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Blood cancer and other blood disorders like thalassemia and aplastic anaemia are life threatening unless matching potential blood stem cell donors decide to donate their blood stem blood cells to save lives.

In India, there are almost a lakh new cases of blood disorders every year that are contributing to the disease-burden consistently. Every five minutes someone is being diagnosed with blood cancer and other blood disorders like thalassemia or aplastic anaemia. In India, there are only 0.03% of the total population who are registered as potential blood stem cell donors which is significantly lower than many other countries including the US where 2.7% and Germany where 10% of the population registers as potential donors. Hence, the chances of finding a matching donor for Indian patients is as little as 10-15% in comparison to western countries where the chances are as high as 60-70%.

India is reeling under the pressure of many misconceptions that exist among people about blood stem cell donation, its process, and even its after-effects. There is a need to address this gap by increasing the donor registration base. The significantly low numbers of registration, just 0.03%, indicates the lack of awareness and also multiple misconceptions existing amongst people about the process of blood stem cell transplant. Some myths must be busted to ensure that there are more potential life savers.

Myth: Donating blood stem cells means losing them forever.

Fact: Stem cells have regenerative properties and can never deplete in a healthy human being. Stem cells in our body are generated every day in thousands.

 

Myth: Donating stem cells is a really invasive and painful process.

Fact: The process is comparable to a blood donation and is neither invasive nor painful. Blood stem cells are collected through peripheral blood stem cell collection (PBSC) which is a completely safe and non-surgical procedure. The process is similar to blood platelet donation that takes approximately four hours to complete and the donor can leave the clinic on the same day.

Myth: Blood donation and a blood stem cell donation are the same.

Fact: Unlike blood collection for transfusion, blood stem cells are collected only when there is a match between the donor and patient’s Human Leukocyte Antigen (HLA) combination (tissue type). So you could be potentially the only match and life saver for a person with blood cancer in need of a transplant. Blood stem cell donors donate only blood stem cells and the process is similar to a platelet donation.

 

Myth: I can’t register if I am pregnant.

Fact: If you are pregnant, you can still register. However, you will be blocked for two years post which your profile will be active in the database as a potential donor.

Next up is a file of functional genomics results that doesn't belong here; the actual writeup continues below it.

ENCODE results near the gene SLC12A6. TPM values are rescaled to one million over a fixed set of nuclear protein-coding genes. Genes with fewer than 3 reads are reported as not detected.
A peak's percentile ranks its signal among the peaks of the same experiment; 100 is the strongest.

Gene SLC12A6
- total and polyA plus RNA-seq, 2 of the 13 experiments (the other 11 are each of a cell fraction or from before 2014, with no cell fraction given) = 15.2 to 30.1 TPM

Myth: I will have prolonged side-effects post blood stem cell donation

Fact: No, there are no major side-effects post blood stem cell donation. There may be minor flu-like symptoms because of the GCSF injections administered before the donation to mobilise blood stem cells in the bloodstream.

 

Myth: I’m 50, I’m too old to donate.

Fact: Anyone between the age of 18 and 50 and in general good health can register as a potential blood stem donor. A potential donor remains in the registry till their 61st birth anniversary.

 

Myth: Piercing and/or tattoo is a restricting factor.

Fact: Piercing or a tattoo need not stop one from registering to be a potential donor. One needs to inform/alert the registry within four months of a tattoo or piercing.

 

Myth: My blood stem cells can be stored.

Fact: The blood stem cells will not be stored as they last for around 72 hours and are delivered to the recipient straight from the hospital by a special courier. If the recipient’s body accepts them, the stem cells will start making healthy blood cells.

 

Myth: I have high blood pressure so can’t donate.

Fact: High blood pressure generally does not affect blood stem cell donation if the condition is well-regulated with drugs or through an adapted diet.

 

Myth: Joining a blood stem cell registry is no use. Most patients can find a stem cell donor within their own families.

Fact: As per statistics, only 30% of blood disorder patients in need of a stem cell transplant are able to find a sibling match. About 70% of patients need an unrelated donor. A registry is a data bank of potential blood stem cell donors that houses details on thousands of blood stem cell donors. Any patient can benefit from this registry provided there’s an an HLA match.

(The author is director, DKMS-BMST Foundation)

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